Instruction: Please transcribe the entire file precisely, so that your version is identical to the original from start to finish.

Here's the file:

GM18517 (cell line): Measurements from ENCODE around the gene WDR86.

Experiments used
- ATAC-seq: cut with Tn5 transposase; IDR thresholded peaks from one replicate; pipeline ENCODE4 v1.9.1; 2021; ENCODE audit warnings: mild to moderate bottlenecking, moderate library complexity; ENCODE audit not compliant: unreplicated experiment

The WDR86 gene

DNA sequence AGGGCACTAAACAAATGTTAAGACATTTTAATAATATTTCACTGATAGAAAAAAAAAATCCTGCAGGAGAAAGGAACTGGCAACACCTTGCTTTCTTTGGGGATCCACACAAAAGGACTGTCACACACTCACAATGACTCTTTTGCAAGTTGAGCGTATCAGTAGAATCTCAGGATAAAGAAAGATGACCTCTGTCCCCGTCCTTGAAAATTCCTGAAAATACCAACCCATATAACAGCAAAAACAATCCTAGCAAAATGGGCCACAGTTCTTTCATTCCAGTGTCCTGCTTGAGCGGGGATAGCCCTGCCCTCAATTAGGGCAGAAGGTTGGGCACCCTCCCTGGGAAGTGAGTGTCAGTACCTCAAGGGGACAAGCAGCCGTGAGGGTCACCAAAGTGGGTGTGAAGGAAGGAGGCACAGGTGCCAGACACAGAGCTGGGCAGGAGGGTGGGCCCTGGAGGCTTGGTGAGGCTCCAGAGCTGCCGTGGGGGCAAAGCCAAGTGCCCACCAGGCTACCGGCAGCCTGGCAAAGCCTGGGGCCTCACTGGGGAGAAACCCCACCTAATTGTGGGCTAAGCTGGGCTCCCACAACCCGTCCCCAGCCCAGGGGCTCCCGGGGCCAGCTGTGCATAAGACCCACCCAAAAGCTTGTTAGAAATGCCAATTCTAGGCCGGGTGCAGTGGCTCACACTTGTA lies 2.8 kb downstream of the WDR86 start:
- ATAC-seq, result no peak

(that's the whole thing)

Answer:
GM18517 (cell line): Measurements from ENCODE around the gene WDR86.

Experiments used
- ATAC-seq: cut with Tn5 transposase; IDR thresholded peaks from one replicate; pipeline ENCODE4 v1.9.1; 2021; ENCODE audit warnings: mild to moderate bottlenecking, moderate library complexity; ENCODE audit not compliant: unreplicated experiment

The WDR86 gene

DNA sequence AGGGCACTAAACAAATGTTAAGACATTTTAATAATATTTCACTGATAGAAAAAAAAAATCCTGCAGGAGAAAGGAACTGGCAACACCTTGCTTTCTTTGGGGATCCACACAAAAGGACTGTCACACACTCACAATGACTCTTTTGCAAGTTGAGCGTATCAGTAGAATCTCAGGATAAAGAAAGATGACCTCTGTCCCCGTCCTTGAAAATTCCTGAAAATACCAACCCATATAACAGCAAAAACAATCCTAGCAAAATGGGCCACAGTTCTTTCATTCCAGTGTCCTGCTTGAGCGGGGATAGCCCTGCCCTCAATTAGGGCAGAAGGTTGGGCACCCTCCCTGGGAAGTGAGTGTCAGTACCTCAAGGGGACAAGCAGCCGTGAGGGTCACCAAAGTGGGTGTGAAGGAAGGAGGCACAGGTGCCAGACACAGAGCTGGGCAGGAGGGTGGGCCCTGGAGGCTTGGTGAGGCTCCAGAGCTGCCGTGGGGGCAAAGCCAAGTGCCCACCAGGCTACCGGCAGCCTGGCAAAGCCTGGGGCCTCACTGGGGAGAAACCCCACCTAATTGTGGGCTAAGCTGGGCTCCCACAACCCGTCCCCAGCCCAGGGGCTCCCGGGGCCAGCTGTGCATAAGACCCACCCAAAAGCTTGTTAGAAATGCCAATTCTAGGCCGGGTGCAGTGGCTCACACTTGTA lies 2.8 kb downstream of the WDR86 start:
- ATAC-seq, result no peak